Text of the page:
In the Adkins litigation, the MDL court denied Massachusetts Bay's special appearance and granted the special appearances of the other five insurance companies. The MDL court severed the claims against the other five insurance companies and dismissed those claims.

Two appeals arise out of the Adkins litigation. In appellate cause number 01-18-00993-CV, Massachusetts Bay appeals the MDL court's order denying its special appearance. In three issues, Massachusetts Bay argues that (1) the MDL court erred by concluding that it had waived its special appearance in the Adkins litigation; (2) the MDL court lacked general jurisdiction over it; and (3) the MDL court lacked specific jurisdiction over it.

In appellate cause number 01-18-01064-CV, the Adkins parties challenge the MDL court's orders refusing to remand the case to the original trial court and granting the other insurance companies' special appearances. In three issues, the Adkins parties argue that (1) the MDL court erred by denying the Adkins parties' motions to remand because the litigation had been improperly transferred to the MDL court by an insurance company that was not a party to the litigation; (2) the MDL court erred by denying the Adkins parties' motions to remand because, under Civil Practice and Remedies Code Chapter 90, the litigation was not subject to the MDL rules; and (3) the MDL court lacked subject-matter jurisdiction to rule on the special appearances.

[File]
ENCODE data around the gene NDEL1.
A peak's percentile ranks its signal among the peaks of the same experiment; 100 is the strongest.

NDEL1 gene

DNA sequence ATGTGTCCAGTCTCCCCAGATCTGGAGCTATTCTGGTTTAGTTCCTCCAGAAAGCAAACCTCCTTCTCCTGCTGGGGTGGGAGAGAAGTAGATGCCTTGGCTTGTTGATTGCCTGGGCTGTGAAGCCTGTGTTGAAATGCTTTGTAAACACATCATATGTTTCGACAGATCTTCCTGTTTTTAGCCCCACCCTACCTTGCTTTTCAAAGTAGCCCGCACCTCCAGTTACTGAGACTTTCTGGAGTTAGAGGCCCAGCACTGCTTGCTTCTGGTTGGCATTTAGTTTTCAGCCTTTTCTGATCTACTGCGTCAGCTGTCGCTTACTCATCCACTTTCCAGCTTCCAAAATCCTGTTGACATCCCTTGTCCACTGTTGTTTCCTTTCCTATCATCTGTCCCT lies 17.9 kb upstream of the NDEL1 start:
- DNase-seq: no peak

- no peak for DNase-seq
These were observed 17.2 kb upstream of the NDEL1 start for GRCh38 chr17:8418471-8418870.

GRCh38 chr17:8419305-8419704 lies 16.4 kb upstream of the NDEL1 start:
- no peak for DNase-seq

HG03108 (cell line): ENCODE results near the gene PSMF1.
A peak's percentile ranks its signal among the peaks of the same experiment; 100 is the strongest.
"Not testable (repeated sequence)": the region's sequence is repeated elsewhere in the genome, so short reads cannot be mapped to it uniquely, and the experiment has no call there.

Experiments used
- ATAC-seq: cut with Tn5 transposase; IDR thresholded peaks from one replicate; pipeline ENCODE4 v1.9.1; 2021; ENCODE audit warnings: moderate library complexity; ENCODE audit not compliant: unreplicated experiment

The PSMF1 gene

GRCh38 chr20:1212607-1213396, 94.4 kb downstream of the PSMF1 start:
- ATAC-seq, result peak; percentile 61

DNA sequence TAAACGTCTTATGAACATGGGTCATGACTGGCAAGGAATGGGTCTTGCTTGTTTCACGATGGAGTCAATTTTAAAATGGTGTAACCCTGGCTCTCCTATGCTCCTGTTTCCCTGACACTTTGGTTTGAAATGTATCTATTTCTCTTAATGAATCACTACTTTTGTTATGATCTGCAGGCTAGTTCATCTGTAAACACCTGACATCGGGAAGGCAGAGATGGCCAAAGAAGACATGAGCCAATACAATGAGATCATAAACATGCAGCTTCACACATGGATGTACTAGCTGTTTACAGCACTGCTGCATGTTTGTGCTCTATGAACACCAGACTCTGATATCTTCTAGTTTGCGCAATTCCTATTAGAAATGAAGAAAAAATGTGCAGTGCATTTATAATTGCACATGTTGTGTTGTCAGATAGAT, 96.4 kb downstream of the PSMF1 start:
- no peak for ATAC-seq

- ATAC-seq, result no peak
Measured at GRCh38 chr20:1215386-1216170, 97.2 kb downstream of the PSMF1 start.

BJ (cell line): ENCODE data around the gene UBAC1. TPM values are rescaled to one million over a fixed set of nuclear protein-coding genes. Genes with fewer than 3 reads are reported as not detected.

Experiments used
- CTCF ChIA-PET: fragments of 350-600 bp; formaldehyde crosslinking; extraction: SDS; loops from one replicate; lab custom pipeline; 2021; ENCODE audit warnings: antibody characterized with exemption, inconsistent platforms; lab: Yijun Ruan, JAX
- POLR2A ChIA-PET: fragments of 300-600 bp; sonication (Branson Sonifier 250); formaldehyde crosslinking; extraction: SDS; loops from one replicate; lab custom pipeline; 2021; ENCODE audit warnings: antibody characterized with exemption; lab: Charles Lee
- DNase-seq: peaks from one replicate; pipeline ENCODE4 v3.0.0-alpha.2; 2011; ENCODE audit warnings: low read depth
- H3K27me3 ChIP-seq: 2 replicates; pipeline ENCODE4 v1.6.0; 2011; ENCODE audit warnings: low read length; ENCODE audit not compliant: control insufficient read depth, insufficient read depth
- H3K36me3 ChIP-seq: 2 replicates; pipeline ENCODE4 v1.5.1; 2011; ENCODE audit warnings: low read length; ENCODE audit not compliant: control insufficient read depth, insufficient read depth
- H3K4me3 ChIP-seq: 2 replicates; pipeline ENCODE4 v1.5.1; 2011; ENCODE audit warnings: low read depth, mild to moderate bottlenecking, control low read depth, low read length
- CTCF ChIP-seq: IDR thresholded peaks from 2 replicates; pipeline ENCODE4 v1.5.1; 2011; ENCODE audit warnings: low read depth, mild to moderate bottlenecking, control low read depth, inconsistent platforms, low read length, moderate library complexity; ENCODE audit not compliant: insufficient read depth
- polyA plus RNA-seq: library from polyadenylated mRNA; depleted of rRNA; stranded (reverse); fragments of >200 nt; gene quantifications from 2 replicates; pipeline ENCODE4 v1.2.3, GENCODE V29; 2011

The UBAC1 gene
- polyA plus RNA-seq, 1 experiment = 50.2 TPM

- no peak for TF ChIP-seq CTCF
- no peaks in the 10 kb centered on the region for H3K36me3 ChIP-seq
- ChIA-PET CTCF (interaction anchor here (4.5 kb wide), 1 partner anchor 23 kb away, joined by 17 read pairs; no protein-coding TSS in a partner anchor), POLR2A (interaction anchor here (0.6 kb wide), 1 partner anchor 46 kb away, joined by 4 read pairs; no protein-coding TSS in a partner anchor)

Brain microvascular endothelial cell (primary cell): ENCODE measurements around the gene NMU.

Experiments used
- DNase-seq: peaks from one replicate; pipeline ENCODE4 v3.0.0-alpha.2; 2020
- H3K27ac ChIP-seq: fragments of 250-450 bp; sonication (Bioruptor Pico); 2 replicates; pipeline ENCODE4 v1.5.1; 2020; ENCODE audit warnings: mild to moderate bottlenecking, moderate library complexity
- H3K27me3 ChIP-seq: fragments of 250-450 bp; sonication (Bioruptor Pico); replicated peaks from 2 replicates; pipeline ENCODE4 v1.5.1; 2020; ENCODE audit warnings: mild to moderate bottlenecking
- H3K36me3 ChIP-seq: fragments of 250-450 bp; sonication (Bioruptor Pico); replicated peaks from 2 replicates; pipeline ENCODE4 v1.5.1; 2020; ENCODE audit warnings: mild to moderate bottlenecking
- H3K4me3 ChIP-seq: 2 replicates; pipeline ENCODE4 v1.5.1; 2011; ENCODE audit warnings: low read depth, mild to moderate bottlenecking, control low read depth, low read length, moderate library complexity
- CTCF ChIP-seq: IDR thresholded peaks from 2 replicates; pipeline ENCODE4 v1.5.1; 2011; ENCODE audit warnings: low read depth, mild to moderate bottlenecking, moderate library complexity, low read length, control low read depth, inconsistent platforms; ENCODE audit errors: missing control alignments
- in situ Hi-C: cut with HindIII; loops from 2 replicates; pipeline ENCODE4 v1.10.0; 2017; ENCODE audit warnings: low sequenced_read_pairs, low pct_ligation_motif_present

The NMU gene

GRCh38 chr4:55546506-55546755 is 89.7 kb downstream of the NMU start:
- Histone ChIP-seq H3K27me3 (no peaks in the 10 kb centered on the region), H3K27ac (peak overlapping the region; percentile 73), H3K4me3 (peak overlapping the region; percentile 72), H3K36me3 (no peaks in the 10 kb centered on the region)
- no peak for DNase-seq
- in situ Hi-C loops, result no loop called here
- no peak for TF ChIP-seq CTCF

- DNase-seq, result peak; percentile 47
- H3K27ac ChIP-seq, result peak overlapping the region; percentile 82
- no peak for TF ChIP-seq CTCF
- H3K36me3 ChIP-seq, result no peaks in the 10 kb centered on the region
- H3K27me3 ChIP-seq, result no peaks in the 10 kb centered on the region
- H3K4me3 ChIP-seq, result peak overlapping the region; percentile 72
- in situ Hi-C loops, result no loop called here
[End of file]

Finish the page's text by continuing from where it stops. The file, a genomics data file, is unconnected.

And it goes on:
In the Able litigation, the trial court denied the Able parties' motions to remand the case to the original trial court and granted the special appearances of all six insurance companies. In appellate cause number 01-18-01071-CV, the Able parties challenge these orders of the trial court and raise the same issues on appeal that the Adkins parties raise in appellate cause number 01-18-01064-CV.

We affirm.

MDL PROCEEDINGS AND ASBESTOS LITIGATION

Before we address the specific facts of these three cases, we first set out the relevant rules and statutes governing Multidistrict Litigation proceedings generally, statutes governing claims involving asbestos-related injuries, and statutes and rules governing MDL proceedings in asbestos cases specifically.

In 2003, the Texas Legislature created the Judicial Panel on Multidistrict Litigation (JPML). See TEX. GOV'T CODE ANN. §§ 74.161 –.164. Government Code section 74.162 provides: